By Anna Lindsay
BBC News, Isle of Wight Festival
A young man in a "meringue"-style wedding dress greets me in the scorching sun and introduces me to his mother.
A civil servant by day, the mother stands proudly next to her 25-year-old son while she wears a basque, shorts and glittery make-up. Ah yes, UK festival season is most definitely under way.
The Isle of Wight Festival - seen as the first major festival of the British summer - came to a close on Sunday night, after a three-day mix of pop, rock and rap.
Headline act Sir Paul McCartney, in only his second UK festival appearance, rocked the last hours of the event with a two-hour set and 27 crowd-pleasers, including Hey Jude, Day tripper, Sgt Pepper's Lonely Hearts Club Band and Live and Let Die.
The ninth festival to take place on the island since returning from its 1970 heyday - when Jimi Hendrix played just three weeks before he died - got under way on Thursday.
The annual event was restarted in 2002 and is now one of the UK's largest festivals.
Florence and The Machine played on the Main Stage on Friday night
Naturally it rained on the first night and, by Friday, the camp site was a skating rink of thick, slippery mud.
Tens of thousands of revellers were forced to get about the site, at Seaclose Park, Newport, like unsteady toddlers - hands at the ready for the topple.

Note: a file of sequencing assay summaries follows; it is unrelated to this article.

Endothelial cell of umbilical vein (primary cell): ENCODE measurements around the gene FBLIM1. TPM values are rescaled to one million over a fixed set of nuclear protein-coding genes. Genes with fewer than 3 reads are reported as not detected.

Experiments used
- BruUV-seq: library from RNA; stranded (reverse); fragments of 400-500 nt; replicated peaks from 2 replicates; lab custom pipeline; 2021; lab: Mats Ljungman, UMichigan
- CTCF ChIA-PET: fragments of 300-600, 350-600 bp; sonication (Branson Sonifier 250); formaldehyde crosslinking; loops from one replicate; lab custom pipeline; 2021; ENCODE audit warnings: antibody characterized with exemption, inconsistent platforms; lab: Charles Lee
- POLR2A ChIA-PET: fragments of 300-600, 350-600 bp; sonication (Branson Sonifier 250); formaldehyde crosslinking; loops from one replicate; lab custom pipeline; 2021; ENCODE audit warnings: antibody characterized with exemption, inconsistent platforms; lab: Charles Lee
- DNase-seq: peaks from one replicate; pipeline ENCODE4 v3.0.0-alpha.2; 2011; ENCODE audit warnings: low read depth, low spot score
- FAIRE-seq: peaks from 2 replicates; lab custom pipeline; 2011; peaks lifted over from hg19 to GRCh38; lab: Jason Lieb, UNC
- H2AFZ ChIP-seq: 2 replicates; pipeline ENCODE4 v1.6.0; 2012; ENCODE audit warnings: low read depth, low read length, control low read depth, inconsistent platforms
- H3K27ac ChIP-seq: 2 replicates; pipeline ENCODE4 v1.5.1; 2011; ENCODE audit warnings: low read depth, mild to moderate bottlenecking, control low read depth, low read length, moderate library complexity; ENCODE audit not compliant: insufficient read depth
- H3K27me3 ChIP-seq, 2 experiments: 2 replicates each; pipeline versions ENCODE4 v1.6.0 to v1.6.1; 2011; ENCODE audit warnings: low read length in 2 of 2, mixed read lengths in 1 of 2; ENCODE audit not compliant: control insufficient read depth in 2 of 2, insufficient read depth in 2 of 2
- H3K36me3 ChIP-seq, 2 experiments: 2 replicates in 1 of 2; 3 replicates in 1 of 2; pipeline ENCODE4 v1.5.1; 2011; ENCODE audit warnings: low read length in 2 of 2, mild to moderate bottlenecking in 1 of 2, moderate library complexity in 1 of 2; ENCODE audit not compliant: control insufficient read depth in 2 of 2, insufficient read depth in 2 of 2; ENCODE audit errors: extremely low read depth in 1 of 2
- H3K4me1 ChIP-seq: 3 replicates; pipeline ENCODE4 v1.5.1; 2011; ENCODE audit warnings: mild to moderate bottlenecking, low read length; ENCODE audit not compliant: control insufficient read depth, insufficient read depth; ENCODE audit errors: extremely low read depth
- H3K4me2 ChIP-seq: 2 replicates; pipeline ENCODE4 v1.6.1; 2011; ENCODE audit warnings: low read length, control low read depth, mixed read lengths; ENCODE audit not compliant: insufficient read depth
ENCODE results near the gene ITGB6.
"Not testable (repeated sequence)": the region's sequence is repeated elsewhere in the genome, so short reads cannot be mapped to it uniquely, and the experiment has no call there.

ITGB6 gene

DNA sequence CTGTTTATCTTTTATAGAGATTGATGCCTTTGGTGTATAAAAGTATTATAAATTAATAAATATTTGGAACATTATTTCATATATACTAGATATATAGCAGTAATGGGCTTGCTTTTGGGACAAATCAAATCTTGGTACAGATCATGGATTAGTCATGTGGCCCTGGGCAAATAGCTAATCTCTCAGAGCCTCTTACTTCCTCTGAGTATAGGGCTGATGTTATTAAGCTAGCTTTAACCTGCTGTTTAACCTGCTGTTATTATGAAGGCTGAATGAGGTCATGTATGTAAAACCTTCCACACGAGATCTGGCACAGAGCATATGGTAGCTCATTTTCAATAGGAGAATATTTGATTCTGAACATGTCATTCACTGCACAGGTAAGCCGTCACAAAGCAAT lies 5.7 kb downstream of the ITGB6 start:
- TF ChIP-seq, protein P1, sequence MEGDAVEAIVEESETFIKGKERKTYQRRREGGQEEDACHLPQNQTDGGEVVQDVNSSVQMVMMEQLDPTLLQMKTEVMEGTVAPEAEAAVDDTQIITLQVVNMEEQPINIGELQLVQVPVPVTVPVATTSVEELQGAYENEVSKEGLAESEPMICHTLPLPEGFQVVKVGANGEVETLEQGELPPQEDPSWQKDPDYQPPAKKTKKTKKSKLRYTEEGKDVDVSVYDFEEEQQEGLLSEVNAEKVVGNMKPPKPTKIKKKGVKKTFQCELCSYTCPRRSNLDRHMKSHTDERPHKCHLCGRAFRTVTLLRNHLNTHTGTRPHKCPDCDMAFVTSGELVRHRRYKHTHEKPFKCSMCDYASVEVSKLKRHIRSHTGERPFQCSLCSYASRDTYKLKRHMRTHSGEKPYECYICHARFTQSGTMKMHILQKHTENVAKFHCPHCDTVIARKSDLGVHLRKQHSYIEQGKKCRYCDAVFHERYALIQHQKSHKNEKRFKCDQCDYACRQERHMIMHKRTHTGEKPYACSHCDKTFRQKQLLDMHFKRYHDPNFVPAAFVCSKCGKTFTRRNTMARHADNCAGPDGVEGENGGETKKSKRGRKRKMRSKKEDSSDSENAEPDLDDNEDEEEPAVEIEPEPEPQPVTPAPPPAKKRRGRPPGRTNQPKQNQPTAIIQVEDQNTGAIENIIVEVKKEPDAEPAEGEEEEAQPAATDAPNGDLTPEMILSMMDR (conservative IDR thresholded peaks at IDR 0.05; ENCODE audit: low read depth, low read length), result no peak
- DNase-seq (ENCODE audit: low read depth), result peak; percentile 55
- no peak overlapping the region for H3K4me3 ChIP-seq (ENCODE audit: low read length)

One festival-goer, who is four months pregnant, said: "People think I'm mad being here, especially camping, but I love it."
Quick not to miss a trick, stall holders in the Strawberry Fields arena put wellies on sale for £20 - causing scenes of blind panic as crowds fought to get hold of a pair, and ruined dainty sandals were ditched.
But what had promised to be a mud-fest in the early stages, gave way to scorching sunshine and a lot of sun burn.
Families mixed at ease with younger music fans, all here to see the unpretentious mix of music.
Jay-Z and Florence and The Machine headlined on Friday night, with Kayne West putting in an appearance during Jay-Z's set.
Football fans grab a spot in front of the big screen at Seaclose Park
By Saturday, the World Cup was under way and a special arena and big screen allowed fans to watch England's opening game against USA.
Rockers Biffy Clyro competed with the match, but took it in their stride, as thousands still showed up.
Blondie followed, to mixed reviews, with The Strokes later stealing the Saturday show.
By the final day, anyone feeling a little unsanitary could get a hair wash and blow dry - or perhaps a quick spray tan - in an array of styling and make-up tents.
Women were crammed into seated rows having their hair straightened or curled, as Spandau Ballet played their afternoon set nearby.
"It's amazing, it's the best thing here", said Alex Gordon-Roe, 21, from Cambridge.
"I just woke up and just looked a state, now I feel so much better," she added.
But the star of the final night's line-up was undoubtedly Pink - appearing before Sir Paul - who began her set by dropping 100ft out the bottom of a box, suspended from a crane high above the screaming crowd.
As well as playing her own hits, she pleased the rock fans with The Who's My Generation, Green Day's Basket Case and Roxanne by the Police.
Other artists during the weekend included Editors, Crowded House, The Saturdays, Friendly Fires, Vampire Weekend, Paloma Faith, Juliette Lewis, Doves, Noah and the Whale, and Marina and the Diamonds, who played to her biggest crowd yet.
The festival, which the island council estimates brings £15m annually to the local economy, came to a close with the usual fireworks spectacular, as the rain started to pour and the race to the ferry began.